* New poll shows Serra 10 points behind Rousseff
* Serra will show experience, knock Rousseff achievements
* Likely hot topics are health, education, security
(Recasts with new poll showing Serra trailing)
By Raymond Colitt
BRASILIA, Aug 5 Brazil's ruling party
presidential candidate Dilma Rousseff surged into her biggest
poll lead on Thursday, piling pressure on her rival Jose Serra
for a sterling performance in the first nationally televised
Former Sao Paulo state Governor Serra, 68, who has debated
in public since he was a student leader nearly 50 years ago,
fell 10 points behind in the new poll as Rousseff gained from
Brazil's robust economy and growing name recognition.
Just six months ago, Serra had a 20 percentage-point
advantage in polls for the October election.
In the debate on TV Bandeirantes on Thursday night, Serra
will try to regain momentum by playing up his experience and
undermining Rousseff's role as energy minister and later chief
of staff of President Luiz Inacio Lula da Silva.
But it will be a delicate balancing act for Serra, who
boasts an Ivy League education and extensive managerial
experience, given that the vast majority of Brazil's electorate
is satisfied with the economy and Lula's government.
"He's got to challenge her without looking aggressive,"
said Valeriano Costa, a professor of politics at Unicamp.
Serra already had an image as arrogant, Costa said.
Rousseff, a technocrat who has never stood for public
office, will face the challenge of emerging from Lula's shadow
and displaying a sometimes absent common touch. But the recent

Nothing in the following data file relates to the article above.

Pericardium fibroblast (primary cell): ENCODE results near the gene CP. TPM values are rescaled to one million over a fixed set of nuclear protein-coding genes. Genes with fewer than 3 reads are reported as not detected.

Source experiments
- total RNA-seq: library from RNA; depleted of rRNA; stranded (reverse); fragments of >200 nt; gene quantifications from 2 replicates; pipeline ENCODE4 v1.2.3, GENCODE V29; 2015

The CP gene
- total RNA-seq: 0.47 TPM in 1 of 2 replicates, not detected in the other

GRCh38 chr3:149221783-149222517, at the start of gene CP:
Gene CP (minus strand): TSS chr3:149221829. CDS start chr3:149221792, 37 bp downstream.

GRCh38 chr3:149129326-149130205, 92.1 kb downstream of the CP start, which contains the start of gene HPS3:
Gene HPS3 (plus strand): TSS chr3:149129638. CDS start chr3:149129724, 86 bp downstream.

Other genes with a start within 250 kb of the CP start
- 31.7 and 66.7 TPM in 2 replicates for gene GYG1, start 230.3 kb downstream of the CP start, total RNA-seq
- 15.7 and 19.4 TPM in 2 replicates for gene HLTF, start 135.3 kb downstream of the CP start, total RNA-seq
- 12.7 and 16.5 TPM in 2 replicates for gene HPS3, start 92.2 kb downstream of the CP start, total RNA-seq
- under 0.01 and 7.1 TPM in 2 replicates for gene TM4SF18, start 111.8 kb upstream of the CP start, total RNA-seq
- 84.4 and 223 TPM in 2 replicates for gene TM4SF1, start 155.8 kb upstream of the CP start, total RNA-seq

trend in polls clearly puts the pressure on Serra.
"Serra is more experienced in debates but it's difficult
and he has more pressure to perform," said Costa.
Neither candidate is expected to depart far from Lula's mix
of market-friendly policies and a strong state role.
For a factbox on Brazil political risk click [ID:nRISKBR]
For the candidates' proposals click [ID:nN04266067]
For factbox on recent opinion polls click [ID:nN04275215]
Until Thursday, most polls showed Serra either in a
statistical heat with Rousseff, or trailing by 5 to 8
percentage points. Yet the new Sensus poll showed Serra losing
badly in a hypothetical runoff against Rousseff, by a margin of
48.3 percent to 36.8 percent.
The margin of error in the Sensus poll was 2.2 percentage
In a country with a low penetration of print media,
television is a particularly important campaigning tool, even
though an important local soccer match could cut the debate's
audience in Sao Paulo.
Aware she is less experienced than her rival, Rousseff has
spent the better part of three days rehearsing for the debate.
Asked whether she was nervous, she responded the opposition
candidates would need to take several tranquilizers. She had no
problem discussing health issues with Serra, a former health
minister, but would also focus on public security, an issue
Serra had struggled with when he was mayor of Sao Paulo,
"All Rousseff really needs to do in this debate is to play
conservatively and avoid big mistakes," said Chris Garman,
Latin America analyst with Eurasia Group consultancy.
(Editing by Anthony Boadle)